2011-08-24 / Features

Astoria Music Now Festival Prevails Through Rain

BY CRISTINA GUARINO


Bands perform during the fourth annual Astoria Music Now festival. 
Photos Christopher Casey Bands perform during the fourth annual Astoria Music Now festival. Photos Christopher Casey The fourth annual Astoria Music Now festival took place on August 20 and 21 in venues throughout Astoria.

Astoria Music Now is a festival funded and organized by Astoria Music and Arts, a non-profit organization dedicated to promoting and showcasing artists of all kinds in Astoria, in partnership with Green Shores NYC. Typically a multi-stage festival in Astoria Park, the event showcased dozens of local bands, DJs and dance teams. Attendees were treated to a full day of music, food, art and browsing of local vendors within one of the borough’s most beautiful parks.

This year, due to severe weather warnings, the festival was moved to several local venues. The rain did not dampen the spirits of the artists. Bands playing on the two main stages named the Hellgate and Triboro, as well as the Comedy and Papa Gino’s Acoustic Tent, were moved to Bohemian Hall Beer Garden at 29-19 24th Ave. The Skate Park Stage, a new addition to the festival near the newly-implemented skate park, was relocated to Shillelagh Tavern on 47-22 30th Ave. Hellgate Social, 12-21 Astoria Blvd., hosted the DJ Stage and The Quays, 45-02 30th Ave., took in Papa Gino’s Acoustic Tent for the day.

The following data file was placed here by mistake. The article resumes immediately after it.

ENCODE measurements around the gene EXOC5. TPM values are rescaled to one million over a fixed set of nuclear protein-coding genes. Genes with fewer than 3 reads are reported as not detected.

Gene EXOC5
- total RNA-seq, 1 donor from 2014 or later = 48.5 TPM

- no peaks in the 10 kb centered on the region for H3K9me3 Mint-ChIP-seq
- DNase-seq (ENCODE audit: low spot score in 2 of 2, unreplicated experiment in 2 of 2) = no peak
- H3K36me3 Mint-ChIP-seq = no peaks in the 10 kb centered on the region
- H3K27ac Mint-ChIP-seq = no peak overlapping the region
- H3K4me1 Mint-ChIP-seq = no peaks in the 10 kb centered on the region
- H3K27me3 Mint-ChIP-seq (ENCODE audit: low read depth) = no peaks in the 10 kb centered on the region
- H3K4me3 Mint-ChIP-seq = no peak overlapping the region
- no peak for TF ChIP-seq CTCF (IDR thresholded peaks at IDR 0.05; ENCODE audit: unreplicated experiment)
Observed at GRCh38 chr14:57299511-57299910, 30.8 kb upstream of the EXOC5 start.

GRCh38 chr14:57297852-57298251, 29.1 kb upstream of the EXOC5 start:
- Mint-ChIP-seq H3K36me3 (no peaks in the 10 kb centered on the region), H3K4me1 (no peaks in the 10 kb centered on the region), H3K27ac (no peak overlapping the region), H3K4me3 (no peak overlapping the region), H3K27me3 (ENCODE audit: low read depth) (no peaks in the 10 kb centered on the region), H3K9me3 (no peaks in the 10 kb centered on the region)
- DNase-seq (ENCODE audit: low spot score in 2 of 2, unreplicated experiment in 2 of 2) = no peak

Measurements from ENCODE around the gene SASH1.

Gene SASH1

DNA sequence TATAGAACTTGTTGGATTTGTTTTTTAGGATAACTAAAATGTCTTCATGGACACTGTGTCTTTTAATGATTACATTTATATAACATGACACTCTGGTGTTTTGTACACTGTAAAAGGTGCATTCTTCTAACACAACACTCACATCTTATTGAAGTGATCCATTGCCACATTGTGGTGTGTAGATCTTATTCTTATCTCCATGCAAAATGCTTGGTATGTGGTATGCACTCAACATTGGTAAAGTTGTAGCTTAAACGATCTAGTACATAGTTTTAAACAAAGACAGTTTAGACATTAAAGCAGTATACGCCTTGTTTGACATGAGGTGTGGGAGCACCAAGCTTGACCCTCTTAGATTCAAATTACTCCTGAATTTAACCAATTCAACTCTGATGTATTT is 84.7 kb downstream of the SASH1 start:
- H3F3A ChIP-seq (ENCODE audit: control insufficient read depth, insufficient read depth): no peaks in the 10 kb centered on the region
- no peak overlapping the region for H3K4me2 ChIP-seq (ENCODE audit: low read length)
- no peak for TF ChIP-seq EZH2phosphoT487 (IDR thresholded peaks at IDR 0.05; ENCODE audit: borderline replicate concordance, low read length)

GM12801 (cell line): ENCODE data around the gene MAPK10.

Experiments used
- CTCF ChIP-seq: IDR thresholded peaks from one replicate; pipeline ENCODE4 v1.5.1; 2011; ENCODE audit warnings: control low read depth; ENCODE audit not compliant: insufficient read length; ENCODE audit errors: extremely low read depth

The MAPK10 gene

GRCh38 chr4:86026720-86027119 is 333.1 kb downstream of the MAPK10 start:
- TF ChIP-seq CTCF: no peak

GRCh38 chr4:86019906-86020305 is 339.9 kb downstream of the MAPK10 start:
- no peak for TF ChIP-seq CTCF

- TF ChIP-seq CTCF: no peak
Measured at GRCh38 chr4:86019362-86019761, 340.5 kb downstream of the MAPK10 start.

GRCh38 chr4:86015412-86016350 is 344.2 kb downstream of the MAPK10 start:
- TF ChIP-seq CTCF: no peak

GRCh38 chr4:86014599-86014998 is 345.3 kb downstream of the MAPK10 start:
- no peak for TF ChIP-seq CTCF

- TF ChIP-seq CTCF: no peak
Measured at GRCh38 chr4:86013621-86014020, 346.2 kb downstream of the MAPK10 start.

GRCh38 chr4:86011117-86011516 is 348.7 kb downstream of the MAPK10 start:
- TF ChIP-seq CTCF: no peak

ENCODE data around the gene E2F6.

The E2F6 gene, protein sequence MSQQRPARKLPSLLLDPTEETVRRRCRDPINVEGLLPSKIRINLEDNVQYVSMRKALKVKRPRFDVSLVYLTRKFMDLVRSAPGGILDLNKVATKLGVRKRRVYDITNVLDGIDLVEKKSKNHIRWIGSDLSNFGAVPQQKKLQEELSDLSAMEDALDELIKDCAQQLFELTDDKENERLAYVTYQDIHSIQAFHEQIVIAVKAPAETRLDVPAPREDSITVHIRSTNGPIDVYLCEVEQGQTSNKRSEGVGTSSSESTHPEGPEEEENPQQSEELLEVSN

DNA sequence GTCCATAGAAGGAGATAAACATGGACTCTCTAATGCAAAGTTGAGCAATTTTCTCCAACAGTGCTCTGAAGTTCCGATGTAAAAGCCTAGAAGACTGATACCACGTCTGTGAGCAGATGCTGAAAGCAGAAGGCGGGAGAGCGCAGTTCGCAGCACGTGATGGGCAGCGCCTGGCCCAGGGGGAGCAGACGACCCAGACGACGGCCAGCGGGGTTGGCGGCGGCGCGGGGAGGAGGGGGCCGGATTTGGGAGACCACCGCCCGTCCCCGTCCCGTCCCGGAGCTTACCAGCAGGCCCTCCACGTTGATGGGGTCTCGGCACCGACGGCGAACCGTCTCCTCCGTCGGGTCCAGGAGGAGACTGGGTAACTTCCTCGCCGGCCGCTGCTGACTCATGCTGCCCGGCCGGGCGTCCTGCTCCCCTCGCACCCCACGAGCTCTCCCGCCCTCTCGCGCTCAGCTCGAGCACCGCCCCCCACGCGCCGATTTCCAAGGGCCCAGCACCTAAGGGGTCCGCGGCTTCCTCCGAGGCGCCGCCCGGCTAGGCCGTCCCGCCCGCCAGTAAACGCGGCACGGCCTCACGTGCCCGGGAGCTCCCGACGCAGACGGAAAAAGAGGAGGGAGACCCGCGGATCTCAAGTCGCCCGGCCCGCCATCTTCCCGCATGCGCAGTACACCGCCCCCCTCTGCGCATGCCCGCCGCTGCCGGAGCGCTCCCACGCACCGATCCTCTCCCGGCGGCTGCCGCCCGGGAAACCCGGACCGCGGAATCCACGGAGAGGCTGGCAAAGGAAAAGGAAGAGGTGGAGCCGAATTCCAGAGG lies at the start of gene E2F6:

“The local bars were extremely gracious in allowing us to relocate our festival to their rooms,” Josh Schulman, an associate of AM and A said. “We were amazed at the patience of [everyone] who put up with what could have been a disastrous mess. The rain brought out the best in this neighborhood. Our most exciting festival so far was a great success, simply because Astorians refuse to let the weather kick them around.”

According to Schulman, the turnout was excellent despite the setback. Performers were all rescheduled to about two hours later than their original set times, but live music fans from across Queens still flocked to the venues, some of which opened their doors to all ages.

“Every band played to at least a good 30 to 40 people at any given time,” David Guevara, drummer of local band LTrain said. “The first band [at Shillelagh] set up the house PA system and began playing. That shows the true spirit of appreciation for the festival...to me at least.”

Local venues and businesses, such as Papa Gino’s Restaurant and Shillelagh Tavern, help support the annual event with donations. The founders of the Astoria Music Now festival hope to keep the event free and available to all ages in future years.

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